Mike Gossland’s Perl Tutorial Course for Windows

Chapter 2: Matching and Substitution in Perl

IntroductionBinding Operator > Regular Expressions >
> Substitution > Advanced Ideas

The Binding Operator

When you do a pattern match, you need three things:

  • the text you are searching through

  • the pattern you are looking for

  • a way of linking the pattern with the searched text

As a simple example, let's say you want to see whether a string variable has the value of "success". Here's how you could write the problem in Perl:

$word = "success";

if ( $word =~ m/success/ ) {
print "Found success\n";
} else {
print "Did not find success\n";

There are two things to note here.

First, the "=~" construct, called the binding operator, is what binds the string being searched with the pattern that specifies the search. The binding operator links these two together and causes the search to take place.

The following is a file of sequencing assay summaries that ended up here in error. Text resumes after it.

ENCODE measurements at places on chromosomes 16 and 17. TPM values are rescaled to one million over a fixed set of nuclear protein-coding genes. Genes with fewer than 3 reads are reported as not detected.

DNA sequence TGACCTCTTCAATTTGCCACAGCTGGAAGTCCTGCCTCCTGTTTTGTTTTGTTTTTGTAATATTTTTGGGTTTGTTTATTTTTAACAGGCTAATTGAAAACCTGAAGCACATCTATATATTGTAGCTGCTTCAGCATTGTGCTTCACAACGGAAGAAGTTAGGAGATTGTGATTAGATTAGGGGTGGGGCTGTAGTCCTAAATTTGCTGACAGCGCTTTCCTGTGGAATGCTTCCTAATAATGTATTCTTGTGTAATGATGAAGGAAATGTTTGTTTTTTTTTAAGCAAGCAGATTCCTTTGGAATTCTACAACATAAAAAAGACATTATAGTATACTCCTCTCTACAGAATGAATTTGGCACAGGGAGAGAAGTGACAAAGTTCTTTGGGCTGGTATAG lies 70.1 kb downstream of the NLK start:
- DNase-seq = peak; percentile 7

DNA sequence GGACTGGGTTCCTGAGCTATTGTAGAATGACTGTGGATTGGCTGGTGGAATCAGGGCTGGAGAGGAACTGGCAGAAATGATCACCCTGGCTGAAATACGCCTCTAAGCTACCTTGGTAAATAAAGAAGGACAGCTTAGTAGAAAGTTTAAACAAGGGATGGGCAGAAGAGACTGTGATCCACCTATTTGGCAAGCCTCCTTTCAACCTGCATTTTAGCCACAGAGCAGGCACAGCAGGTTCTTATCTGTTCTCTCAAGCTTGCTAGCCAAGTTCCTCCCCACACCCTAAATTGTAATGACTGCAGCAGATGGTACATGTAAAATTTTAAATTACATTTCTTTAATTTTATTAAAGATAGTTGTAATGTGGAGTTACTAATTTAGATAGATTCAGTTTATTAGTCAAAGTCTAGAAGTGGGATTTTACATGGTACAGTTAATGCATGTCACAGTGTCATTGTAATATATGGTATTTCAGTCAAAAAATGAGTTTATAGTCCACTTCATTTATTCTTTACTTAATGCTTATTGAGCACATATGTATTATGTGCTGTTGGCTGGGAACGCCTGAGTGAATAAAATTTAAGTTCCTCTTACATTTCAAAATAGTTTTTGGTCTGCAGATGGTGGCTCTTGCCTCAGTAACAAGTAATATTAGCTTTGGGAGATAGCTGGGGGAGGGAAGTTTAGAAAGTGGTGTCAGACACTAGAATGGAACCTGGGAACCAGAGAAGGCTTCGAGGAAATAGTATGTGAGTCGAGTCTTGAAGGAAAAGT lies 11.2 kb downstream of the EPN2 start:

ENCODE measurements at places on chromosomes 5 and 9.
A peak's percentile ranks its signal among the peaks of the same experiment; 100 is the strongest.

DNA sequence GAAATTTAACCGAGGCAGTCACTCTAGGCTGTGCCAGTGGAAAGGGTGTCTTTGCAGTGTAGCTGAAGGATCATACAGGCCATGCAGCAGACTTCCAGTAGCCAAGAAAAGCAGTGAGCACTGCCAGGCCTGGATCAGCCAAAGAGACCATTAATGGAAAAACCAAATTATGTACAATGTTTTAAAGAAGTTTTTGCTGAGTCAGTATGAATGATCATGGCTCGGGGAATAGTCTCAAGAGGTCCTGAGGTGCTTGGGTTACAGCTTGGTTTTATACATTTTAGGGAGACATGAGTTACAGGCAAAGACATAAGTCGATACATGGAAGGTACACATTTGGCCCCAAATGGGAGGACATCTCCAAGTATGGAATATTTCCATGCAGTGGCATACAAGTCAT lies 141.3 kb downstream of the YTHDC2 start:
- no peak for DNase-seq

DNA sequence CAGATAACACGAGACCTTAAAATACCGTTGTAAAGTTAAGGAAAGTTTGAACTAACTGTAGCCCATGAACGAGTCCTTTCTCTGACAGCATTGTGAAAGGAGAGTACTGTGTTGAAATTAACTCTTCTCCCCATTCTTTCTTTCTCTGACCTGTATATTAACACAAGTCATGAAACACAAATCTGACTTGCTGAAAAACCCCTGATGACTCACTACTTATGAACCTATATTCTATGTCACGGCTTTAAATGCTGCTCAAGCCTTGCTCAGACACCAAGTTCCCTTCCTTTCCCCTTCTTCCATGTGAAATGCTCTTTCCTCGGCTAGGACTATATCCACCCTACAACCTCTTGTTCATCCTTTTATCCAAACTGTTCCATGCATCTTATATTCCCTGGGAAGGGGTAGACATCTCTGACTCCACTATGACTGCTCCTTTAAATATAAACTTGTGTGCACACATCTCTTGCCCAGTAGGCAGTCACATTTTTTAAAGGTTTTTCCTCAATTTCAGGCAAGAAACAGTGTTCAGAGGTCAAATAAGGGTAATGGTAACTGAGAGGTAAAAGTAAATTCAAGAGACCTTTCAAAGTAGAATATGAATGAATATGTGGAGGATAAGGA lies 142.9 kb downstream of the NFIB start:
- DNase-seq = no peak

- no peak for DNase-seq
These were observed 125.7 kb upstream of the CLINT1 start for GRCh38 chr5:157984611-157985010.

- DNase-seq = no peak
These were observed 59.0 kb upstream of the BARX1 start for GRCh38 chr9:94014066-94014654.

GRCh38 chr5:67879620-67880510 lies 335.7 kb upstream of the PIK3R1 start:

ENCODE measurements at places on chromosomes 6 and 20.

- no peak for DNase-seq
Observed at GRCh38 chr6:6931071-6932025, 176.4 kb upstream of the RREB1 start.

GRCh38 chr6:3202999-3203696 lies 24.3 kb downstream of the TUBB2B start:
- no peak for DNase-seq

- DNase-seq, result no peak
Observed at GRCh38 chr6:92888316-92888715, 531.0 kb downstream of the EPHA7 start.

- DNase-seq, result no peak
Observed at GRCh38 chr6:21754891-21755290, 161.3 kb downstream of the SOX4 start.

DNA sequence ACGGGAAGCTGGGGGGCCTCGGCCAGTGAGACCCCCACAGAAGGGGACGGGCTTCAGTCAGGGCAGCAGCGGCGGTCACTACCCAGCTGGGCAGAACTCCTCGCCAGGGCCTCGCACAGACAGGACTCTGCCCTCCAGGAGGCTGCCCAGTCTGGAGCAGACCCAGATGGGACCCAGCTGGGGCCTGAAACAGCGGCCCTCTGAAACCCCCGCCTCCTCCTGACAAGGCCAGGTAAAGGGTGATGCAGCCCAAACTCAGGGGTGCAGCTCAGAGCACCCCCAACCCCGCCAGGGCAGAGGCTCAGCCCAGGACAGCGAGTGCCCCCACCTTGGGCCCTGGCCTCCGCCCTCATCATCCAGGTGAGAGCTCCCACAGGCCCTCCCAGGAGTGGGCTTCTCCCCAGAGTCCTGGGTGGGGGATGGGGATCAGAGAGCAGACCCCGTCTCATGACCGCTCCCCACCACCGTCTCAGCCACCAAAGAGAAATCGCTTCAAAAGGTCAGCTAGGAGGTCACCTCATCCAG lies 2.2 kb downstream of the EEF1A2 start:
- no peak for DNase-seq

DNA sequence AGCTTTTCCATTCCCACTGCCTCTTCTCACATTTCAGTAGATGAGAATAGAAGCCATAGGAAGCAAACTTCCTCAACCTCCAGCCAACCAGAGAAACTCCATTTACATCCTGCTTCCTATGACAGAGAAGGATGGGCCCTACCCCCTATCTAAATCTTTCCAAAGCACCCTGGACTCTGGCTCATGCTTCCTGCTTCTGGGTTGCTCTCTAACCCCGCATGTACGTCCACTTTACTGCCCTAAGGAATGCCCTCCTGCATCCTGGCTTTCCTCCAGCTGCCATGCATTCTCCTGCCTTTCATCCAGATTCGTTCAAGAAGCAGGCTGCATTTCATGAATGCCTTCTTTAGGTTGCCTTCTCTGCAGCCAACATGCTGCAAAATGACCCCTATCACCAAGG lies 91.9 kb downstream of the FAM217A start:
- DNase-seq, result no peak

Next, the "m/success/" construct is the matching operator, m//, in action. The "m" stands for matching to make it easy to remember. The slash characters here are the "delimiters". They surround the specified pattern. In m/success/, the matching operator is looking for a match of the letter sequence: success.

Generally, the value of the matching statement returns 1 if there was a match, and 0  if there wasn't. In this example, the pattern matches so the returned value is 1, which is a true value for the if statement, so the string "Found success\n" is printed.

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